CFD Online Logo CFD Online URL
www.cfd-online.com
[Sponsors]
Home > Forums > CFX

What is Zero Gradient for Opening bound condition?

Register Blogs Members List Search Today's Posts Mark Forums Read

Reply
 
LinkBack Thread Tools Display Modes
Old   January 13, 2006, 06:53
Default What is Zero Gradient for Opening bound condition?
  #1
Pete
Guest
 
Posts: n/a
Hi... I spent hours trying to get the definition of "Zero Gradient" when specifying "Turbulence" for "Opening" boundary condition.

Can anyone please help if you know what the term means?

The new design of the user manual is very louisy....I find it a lot harder to get what I'm looking for these days.

Thanks for help.
  Reply With Quote

Old   January 14, 2006, 05:29
Default Zero Gradient boundary condition is better?
  #2
Pete
Guest
 
Posts: n/a
Hi.... Really hope that someone can clarify this term for me. What is the effect if zero gradient for turbulence is set at outlet opening boundary condition?

I run a few cases with K-e model using 5%, 10% & zero gradient for turbulence at inlet & outlet. It doesn't seem to change velocity & static pressure distribution in my problem. However, I get a message in Pre saying that zero gradient is better. Has anyone found that this advice is true?

If zero gradient means all variables are set to a constant value at outlet boundary, then it can only be true when you extend the outlet location very far away from flow domain.
  Reply With Quote

Old   January 17, 2006, 16:04
Default Re: What is Zero Gradient for Opening bound condit
  #3
Phil
Guest
 
Posts: n/a
'Zero Gradient' means that the variable is 'fully developed' on the inflow portion of the opening; ie, dphi/dn=0.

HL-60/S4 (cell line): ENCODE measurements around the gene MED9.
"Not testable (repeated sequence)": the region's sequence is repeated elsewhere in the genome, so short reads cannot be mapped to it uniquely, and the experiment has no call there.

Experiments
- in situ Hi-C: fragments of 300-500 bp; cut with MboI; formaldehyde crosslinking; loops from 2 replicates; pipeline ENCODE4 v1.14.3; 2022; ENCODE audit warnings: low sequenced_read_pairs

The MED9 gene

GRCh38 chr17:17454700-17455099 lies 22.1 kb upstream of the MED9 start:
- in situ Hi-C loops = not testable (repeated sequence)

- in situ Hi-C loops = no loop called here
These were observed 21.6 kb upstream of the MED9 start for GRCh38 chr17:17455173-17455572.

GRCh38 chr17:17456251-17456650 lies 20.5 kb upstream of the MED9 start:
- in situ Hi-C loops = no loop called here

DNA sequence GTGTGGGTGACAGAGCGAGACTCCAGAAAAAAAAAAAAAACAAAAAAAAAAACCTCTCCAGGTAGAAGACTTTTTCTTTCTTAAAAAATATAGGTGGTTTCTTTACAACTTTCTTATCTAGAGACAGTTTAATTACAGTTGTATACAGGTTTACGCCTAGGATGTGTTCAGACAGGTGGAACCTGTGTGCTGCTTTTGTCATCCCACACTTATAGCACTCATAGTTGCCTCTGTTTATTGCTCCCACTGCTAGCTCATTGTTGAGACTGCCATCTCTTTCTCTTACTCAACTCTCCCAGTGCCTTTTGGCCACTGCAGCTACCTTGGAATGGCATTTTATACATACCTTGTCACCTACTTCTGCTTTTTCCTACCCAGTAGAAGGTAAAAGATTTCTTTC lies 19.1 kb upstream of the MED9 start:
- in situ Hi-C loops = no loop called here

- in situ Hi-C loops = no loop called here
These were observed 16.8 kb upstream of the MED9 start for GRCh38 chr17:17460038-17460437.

Reply With Quote

Old   January 18, 2006, 03:36
Default Re: What is Zero Gradient for Opening bound condit
  #4
Pete
Guest
 
Posts: n/a
Thanks, Phil. In my case, it means turbulent profile will be the same after the outlet. Right? Would you mind to help explaining the reason or giving some references where this condition works better?

I still can't figure out the difference between specifying a constant turbulence intensity and using Zero gradient condition.
  Reply With Quote

Old   January 19, 2006, 13:47
Default Re: What is Zero Gradient for Opening bound condit
  #5
Phil
Guest
 
Posts: n/a
Sometimes the solution is insensitive to turbulence inflow BCs because the turbulence is often source-dominated (production/dissipation).

Other times the inlet levels do matter. If the flow is fully developed, the zero gradient condition makes sense; it will give a fully-developed turbulence profile. Otherwise it is probably best to specify the inlet level.
  Reply With Quote

Old   February 19, 2010, 11:23
Default zero gradient for inlet BC
  #6
New Member
 
Sudharshani
Join Date: Jun 2009
Location: Melbourne,Australia
Posts: 16
Rep Power: 8
Sudharshani is on a distinguished road
hai Phil,
i would like to know what do u mean by fully developed turbulent flow....?
i am using ANSYS CFX to model supersonic CD nozzle and i would like to know can i use zero gradient under the turbulence section ?
bcos when i use two different options (zero gradient and mediem intensity and eddy viscosity) i got 0.01 diffrence in the mach number values . and also the shock formation inside the nozzle is also diffrent using zero gradient option.

can u expalain when and why we should use "zero gradient".option?
thanking you
sudhar
Quote:
Originally Posted by Phil
;74607
Sometimes the solution is insensitive to turbulence inflow BCs because the turbulence is often source-dominated (production/dissipation).

Other times the inlet levels do matter. If the flow is fully developed, the zero gradient condition makes sense; it will give a fully-developed turbulence profile. Otherwise it is probably best to specify the inlet level.
Sudharshani is offline   Reply With Quote

Old   February 20, 2010, 06:26
Default
  #7
Super Moderator
 
Glenn Horrocks
Join Date: Mar 2009
Location: Sydney, Australia
Posts: 10,809
Rep Power: 85
ghorrocks has a spectacular aura aboutghorrocks has a spectacular aura aboutghorrocks has a spectacular aura about
I think you will find Phil has long since past away, this post is over 4 years old. But no matter.